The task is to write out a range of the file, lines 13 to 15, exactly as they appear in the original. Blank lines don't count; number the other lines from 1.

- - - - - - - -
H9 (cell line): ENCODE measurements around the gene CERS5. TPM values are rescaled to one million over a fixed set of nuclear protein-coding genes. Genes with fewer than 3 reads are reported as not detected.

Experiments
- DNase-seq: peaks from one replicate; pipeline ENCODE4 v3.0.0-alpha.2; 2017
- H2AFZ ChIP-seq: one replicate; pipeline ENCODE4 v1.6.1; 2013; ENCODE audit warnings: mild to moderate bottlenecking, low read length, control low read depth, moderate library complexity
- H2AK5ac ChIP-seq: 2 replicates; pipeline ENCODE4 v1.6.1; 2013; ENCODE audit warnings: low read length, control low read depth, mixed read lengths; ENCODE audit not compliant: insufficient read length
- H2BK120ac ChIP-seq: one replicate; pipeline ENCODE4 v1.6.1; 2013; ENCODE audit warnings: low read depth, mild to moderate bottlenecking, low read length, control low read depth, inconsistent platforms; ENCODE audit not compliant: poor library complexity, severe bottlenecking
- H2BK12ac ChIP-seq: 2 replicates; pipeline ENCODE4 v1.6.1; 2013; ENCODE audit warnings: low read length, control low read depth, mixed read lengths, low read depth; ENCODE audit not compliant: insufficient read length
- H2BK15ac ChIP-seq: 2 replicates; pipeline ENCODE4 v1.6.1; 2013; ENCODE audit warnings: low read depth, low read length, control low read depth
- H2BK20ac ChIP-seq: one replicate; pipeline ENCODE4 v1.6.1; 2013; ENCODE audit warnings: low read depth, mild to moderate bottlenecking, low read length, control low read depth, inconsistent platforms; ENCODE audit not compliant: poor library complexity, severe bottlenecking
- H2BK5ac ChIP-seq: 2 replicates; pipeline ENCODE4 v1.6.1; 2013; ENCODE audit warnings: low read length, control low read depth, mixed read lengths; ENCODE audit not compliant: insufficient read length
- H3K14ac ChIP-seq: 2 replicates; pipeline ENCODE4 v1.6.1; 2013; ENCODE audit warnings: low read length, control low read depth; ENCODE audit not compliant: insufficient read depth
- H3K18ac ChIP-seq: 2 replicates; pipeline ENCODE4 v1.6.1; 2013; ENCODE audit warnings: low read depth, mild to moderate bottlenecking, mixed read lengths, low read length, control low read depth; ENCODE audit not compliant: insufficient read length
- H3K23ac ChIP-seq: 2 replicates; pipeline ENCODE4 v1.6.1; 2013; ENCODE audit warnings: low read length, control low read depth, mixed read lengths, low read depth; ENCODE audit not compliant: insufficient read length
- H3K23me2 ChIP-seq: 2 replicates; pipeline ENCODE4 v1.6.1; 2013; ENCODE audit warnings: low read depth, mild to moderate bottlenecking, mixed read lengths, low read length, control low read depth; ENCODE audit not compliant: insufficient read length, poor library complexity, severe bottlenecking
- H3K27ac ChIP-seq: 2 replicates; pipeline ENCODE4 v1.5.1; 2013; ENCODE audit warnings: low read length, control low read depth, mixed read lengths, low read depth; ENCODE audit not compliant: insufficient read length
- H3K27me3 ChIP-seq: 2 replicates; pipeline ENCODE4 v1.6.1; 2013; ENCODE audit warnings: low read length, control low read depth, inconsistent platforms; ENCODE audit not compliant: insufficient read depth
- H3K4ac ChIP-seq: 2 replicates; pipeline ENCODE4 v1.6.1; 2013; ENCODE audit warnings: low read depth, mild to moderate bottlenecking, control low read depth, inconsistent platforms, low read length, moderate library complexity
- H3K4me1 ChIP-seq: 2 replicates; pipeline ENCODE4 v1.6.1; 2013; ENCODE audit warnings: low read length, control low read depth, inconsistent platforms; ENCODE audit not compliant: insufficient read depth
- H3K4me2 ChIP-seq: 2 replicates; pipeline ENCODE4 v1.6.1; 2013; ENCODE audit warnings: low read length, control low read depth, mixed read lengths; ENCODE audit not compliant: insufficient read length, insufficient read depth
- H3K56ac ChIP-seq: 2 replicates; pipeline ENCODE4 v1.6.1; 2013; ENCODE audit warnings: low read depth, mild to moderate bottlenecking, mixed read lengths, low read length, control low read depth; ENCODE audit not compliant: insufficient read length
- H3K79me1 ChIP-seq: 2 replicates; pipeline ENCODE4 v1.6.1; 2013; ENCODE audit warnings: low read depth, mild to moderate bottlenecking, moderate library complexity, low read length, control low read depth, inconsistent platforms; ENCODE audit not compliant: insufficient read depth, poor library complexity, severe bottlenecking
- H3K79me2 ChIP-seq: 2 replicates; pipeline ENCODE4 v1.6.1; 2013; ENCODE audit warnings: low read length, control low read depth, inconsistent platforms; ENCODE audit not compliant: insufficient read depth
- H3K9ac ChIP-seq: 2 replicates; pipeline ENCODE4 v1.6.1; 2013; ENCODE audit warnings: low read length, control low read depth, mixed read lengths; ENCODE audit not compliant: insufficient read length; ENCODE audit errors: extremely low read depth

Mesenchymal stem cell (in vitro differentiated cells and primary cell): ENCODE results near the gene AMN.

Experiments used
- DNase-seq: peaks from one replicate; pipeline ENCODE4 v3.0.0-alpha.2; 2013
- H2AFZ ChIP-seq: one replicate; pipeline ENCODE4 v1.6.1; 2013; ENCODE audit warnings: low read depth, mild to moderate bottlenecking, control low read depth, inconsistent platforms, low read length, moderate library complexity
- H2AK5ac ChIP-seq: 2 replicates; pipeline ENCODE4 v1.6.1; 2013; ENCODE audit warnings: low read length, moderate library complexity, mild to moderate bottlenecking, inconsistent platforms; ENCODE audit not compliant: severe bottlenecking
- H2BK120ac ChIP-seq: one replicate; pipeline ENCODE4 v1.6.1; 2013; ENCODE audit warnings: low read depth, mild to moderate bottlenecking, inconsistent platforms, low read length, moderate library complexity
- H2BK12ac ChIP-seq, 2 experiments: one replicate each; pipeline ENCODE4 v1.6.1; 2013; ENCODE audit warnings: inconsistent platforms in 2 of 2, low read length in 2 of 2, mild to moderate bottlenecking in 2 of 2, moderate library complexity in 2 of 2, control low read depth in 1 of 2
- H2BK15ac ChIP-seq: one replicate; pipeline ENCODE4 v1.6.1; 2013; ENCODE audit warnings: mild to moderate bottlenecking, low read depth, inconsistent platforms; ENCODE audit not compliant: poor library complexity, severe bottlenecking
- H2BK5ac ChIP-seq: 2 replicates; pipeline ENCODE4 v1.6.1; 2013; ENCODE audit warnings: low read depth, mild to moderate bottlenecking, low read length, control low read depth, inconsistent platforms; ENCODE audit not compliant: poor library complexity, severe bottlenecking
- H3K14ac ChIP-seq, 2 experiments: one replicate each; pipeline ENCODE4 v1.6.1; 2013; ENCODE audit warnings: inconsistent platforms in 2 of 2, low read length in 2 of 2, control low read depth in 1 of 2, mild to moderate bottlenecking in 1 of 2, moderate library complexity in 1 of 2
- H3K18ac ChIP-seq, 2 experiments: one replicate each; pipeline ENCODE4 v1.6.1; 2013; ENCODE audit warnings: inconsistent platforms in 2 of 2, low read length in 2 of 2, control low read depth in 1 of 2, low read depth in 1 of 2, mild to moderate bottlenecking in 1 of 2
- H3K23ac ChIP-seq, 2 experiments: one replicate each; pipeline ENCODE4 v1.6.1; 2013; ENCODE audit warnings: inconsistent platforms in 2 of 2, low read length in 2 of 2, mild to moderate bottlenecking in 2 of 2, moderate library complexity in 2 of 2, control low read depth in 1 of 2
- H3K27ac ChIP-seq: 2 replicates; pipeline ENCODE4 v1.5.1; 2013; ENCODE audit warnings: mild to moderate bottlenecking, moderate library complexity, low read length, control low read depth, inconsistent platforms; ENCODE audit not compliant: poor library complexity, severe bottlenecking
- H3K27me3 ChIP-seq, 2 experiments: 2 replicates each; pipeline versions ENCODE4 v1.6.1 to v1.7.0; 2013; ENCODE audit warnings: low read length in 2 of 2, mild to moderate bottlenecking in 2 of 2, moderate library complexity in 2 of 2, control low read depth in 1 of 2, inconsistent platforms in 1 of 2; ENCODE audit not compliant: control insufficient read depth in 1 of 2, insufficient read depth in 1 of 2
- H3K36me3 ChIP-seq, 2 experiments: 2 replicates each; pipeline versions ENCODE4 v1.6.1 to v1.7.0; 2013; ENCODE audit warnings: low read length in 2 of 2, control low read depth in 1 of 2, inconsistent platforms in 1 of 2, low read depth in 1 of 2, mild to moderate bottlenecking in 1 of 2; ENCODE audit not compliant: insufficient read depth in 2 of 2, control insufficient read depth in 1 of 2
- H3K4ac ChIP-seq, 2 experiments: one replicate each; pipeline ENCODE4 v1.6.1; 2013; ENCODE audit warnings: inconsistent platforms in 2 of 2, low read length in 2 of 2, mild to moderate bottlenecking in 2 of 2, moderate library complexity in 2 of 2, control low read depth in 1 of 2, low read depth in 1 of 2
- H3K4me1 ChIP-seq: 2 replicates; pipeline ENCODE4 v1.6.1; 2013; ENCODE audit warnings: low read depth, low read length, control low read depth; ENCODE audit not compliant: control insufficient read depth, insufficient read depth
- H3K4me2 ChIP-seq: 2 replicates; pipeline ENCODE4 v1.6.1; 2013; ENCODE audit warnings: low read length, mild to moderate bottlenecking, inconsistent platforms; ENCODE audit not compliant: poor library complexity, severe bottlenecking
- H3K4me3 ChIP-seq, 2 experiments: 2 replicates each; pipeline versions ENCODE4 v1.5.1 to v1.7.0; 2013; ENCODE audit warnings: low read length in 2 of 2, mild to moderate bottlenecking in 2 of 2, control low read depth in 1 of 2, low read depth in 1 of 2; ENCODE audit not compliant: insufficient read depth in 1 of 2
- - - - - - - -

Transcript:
- H3K23ac ChIP-seq: 2 replicates; pipeline ENCODE4 v1.6.1; 2013; ENCODE audit warnings: low read length, control low read depth, mixed read lengths, low read depth; ENCODE audit not compliant: insufficient read length
- H3K23me2 ChIP-seq: 2 replicates; pipeline ENCODE4 v1.6.1; 2013; ENCODE audit warnings: low read depth, mild to moderate bottlenecking, mixed read lengths, low read length, control low read depth; ENCODE audit not compliant: insufficient read length, poor library complexity, severe bottlenecking
- H3K27ac ChIP-seq: 2 replicates; pipeline ENCODE4 v1.5.1; 2013; ENCODE audit warnings: low read length, control low read depth, mixed read lengths, low read depth; ENCODE audit not compliant: insufficient read length